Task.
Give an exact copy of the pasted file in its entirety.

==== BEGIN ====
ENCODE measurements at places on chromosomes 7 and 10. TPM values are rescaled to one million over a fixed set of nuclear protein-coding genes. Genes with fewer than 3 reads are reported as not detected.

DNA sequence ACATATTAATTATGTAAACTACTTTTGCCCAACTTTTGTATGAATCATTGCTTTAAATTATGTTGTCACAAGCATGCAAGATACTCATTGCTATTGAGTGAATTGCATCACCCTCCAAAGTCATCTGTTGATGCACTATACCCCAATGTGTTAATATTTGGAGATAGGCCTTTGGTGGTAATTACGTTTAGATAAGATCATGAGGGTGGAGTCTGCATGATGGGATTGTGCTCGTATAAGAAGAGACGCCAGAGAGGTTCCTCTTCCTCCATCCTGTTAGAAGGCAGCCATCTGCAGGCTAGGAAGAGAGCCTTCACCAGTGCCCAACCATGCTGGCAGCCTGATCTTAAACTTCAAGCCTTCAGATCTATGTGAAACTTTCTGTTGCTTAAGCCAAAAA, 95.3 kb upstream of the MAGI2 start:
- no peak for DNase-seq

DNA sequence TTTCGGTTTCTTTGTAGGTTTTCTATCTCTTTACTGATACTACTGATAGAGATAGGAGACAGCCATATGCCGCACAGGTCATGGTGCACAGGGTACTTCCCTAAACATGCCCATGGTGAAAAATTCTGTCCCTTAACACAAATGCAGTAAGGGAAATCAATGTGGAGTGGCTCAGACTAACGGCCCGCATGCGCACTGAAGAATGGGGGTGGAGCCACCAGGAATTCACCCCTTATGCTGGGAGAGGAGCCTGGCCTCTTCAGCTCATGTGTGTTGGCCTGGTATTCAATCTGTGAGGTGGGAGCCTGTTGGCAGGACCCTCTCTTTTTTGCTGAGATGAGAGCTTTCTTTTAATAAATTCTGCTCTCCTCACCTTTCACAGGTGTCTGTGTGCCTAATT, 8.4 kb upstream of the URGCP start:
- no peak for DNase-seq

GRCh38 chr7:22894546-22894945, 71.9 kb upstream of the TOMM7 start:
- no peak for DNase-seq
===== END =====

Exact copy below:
ENCODE measurements at places on chromosomes 7 and 10. TPM values are rescaled to one million over a fixed set of nuclear protein-coding genes. Genes with fewer than 3 reads are reported as not detected.

DNA sequence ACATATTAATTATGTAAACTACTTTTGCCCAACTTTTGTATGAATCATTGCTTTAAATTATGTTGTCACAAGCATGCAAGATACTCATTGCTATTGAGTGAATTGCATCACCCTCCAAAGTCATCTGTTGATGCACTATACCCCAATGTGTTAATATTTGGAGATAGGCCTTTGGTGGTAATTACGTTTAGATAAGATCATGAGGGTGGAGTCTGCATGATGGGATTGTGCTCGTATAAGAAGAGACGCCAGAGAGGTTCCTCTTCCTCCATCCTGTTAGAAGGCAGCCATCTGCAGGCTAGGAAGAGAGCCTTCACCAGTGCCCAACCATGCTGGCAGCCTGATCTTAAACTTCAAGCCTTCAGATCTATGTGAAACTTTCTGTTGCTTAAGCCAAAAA, 95.3 kb upstream of the MAGI2 start:
- no peak for DNase-seq

DNA sequence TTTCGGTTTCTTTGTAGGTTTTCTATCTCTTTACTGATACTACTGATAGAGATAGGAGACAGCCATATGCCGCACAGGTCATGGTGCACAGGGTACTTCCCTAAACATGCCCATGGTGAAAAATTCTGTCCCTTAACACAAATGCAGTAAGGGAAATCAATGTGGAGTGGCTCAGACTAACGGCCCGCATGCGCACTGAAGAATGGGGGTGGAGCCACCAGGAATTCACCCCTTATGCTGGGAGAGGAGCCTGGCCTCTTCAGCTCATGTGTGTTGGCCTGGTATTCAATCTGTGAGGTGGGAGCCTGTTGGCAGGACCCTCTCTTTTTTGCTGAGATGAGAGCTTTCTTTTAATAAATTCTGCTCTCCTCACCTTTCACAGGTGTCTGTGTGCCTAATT, 8.4 kb upstream of the URGCP start:
- no peak for DNase-seq

GRCh38 chr7:22894546-22894945, 71.9 kb upstream of the TOMM7 start:
- no peak for DNase-seq